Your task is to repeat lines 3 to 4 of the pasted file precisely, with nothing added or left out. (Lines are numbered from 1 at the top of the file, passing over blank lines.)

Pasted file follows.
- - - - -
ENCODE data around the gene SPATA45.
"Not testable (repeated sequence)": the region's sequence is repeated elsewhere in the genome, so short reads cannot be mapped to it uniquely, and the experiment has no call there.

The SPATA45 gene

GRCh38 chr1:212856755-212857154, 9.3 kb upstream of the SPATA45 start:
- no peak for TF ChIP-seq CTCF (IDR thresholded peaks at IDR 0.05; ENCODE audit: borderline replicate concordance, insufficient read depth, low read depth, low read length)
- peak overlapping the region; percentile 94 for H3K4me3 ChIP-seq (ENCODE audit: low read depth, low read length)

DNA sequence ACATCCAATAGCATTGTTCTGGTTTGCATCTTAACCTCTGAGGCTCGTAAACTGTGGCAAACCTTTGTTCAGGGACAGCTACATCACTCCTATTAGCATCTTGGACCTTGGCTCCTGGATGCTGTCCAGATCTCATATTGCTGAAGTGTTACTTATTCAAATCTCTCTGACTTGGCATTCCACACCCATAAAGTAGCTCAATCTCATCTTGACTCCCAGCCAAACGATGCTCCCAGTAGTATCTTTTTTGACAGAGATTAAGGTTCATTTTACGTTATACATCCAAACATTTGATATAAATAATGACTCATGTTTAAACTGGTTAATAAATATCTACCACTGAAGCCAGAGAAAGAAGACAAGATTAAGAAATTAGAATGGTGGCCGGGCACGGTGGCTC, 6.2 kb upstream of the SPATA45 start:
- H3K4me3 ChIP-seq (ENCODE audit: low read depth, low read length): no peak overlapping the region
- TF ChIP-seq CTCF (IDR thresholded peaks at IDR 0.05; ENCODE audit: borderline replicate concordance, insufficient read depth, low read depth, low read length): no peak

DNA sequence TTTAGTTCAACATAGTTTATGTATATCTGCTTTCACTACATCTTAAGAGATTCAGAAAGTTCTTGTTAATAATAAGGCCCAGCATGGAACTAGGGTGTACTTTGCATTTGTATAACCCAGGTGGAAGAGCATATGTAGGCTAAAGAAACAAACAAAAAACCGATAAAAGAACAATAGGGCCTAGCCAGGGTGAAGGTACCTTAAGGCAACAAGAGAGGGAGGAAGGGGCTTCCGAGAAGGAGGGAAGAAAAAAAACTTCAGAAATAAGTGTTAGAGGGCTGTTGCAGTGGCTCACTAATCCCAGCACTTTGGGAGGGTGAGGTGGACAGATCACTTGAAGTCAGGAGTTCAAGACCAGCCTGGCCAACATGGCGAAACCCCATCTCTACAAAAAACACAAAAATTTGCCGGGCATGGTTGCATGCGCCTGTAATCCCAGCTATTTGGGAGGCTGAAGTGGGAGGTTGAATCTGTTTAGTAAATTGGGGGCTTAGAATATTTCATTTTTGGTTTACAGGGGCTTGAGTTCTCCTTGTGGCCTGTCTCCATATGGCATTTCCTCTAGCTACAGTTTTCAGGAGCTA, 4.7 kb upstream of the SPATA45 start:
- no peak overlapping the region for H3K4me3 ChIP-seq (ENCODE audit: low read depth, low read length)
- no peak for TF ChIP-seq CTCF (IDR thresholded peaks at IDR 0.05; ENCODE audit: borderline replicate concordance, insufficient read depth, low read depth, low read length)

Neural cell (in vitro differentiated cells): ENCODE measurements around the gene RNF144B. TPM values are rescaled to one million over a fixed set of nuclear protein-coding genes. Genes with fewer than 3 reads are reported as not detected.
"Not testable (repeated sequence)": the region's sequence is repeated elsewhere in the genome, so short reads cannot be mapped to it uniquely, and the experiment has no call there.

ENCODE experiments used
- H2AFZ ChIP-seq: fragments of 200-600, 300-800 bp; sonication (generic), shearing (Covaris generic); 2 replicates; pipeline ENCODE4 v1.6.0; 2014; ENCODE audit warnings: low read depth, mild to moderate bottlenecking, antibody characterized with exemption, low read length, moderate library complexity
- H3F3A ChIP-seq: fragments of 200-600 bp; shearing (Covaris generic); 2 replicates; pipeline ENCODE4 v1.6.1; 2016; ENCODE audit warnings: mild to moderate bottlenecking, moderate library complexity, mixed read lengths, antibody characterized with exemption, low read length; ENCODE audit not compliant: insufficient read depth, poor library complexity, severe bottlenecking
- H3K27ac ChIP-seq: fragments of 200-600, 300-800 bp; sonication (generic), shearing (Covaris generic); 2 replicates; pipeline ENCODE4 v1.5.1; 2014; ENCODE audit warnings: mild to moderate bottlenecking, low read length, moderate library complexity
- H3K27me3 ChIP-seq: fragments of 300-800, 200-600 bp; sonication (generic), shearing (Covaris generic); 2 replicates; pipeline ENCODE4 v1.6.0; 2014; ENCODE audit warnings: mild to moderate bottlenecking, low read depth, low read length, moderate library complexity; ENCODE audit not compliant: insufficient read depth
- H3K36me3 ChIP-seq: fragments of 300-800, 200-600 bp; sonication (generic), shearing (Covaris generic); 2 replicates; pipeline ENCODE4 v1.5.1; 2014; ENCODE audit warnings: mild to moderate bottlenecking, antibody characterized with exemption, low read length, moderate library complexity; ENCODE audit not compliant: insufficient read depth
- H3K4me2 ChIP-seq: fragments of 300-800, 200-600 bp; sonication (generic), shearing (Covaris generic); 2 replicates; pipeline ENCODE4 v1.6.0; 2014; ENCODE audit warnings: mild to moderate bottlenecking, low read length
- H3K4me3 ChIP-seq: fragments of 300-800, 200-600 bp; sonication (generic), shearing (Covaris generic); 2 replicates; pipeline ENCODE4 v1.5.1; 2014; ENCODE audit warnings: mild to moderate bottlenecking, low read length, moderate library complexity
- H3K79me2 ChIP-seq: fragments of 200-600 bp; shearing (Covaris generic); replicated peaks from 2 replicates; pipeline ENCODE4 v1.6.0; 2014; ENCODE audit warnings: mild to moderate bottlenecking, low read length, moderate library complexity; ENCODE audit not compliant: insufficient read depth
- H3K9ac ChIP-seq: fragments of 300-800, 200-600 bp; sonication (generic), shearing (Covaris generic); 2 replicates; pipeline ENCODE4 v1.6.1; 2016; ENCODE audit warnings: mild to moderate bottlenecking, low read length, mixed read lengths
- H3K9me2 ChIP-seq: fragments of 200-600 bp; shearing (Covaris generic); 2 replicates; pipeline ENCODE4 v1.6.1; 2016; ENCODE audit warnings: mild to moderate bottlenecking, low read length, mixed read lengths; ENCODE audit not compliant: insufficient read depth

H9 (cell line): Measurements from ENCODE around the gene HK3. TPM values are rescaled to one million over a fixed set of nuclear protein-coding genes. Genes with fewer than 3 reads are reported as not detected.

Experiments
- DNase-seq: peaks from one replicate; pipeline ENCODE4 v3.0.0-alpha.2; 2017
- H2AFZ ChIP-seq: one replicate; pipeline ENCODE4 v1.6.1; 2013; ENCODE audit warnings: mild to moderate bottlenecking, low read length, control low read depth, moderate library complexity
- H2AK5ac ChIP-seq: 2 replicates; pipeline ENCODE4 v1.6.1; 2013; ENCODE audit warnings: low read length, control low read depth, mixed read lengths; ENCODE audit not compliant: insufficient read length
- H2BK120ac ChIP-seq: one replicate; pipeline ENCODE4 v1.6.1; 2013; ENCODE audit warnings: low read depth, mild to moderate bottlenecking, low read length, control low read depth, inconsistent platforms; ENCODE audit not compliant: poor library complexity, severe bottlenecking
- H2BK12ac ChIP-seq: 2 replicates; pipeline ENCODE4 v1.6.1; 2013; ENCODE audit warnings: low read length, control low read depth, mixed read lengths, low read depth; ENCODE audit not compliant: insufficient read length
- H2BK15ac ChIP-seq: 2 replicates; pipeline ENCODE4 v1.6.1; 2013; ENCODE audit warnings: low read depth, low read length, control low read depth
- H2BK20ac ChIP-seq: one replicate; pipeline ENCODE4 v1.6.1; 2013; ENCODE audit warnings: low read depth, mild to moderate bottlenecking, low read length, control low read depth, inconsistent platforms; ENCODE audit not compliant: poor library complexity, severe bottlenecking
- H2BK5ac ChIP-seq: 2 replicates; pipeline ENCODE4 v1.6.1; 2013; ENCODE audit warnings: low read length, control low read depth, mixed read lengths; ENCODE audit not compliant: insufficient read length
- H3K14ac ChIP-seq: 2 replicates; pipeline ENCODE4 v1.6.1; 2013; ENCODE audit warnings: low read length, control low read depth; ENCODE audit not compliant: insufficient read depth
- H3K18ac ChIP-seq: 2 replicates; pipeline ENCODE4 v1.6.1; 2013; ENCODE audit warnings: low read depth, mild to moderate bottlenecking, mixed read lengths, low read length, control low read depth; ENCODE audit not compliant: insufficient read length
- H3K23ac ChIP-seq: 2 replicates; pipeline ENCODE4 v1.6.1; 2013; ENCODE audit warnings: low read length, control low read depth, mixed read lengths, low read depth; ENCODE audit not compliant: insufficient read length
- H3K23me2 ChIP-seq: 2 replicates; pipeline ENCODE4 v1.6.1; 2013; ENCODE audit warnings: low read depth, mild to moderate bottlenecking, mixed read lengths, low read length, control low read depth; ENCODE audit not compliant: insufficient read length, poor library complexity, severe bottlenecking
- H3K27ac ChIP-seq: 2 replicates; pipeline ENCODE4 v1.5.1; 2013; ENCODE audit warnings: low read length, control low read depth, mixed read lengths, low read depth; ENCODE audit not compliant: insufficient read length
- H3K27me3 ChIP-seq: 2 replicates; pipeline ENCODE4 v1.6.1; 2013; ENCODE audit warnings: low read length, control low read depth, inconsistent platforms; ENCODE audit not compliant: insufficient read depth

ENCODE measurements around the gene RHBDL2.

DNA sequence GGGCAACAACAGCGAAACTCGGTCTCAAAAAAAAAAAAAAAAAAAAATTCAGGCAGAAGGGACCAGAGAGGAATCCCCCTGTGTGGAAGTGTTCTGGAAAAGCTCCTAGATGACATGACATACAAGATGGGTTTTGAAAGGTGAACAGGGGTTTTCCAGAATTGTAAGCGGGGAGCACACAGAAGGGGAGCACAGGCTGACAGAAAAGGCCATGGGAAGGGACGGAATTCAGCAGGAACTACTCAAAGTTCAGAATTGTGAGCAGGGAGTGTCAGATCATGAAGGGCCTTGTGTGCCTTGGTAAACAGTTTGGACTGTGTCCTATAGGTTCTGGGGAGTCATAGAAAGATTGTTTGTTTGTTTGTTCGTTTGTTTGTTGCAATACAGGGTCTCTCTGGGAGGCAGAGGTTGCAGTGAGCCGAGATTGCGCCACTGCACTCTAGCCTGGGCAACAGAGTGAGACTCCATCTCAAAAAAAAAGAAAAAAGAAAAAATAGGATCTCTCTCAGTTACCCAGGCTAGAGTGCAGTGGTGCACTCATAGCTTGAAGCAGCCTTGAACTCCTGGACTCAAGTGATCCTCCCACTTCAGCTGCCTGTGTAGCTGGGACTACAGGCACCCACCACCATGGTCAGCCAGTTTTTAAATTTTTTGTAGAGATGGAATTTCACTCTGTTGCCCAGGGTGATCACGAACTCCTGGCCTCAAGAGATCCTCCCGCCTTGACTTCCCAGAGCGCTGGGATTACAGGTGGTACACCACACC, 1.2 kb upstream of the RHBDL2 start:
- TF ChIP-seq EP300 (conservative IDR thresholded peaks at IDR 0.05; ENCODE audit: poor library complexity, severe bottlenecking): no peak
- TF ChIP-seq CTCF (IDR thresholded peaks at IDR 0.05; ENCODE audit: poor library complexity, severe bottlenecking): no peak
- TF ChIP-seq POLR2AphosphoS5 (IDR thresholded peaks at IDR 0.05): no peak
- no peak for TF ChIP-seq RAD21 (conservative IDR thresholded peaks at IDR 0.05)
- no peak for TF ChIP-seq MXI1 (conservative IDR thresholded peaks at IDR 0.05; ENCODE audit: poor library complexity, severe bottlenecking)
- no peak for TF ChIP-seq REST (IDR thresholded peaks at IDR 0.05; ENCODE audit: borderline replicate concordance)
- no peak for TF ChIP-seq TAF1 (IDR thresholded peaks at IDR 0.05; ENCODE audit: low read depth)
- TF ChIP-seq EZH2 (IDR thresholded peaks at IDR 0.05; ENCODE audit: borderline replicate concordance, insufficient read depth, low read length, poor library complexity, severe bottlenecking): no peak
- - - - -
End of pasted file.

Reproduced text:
The SPATA45 gene

GRCh38 chr1:212856755-212857154, 9.3 kb upstream of the SPATA45 start: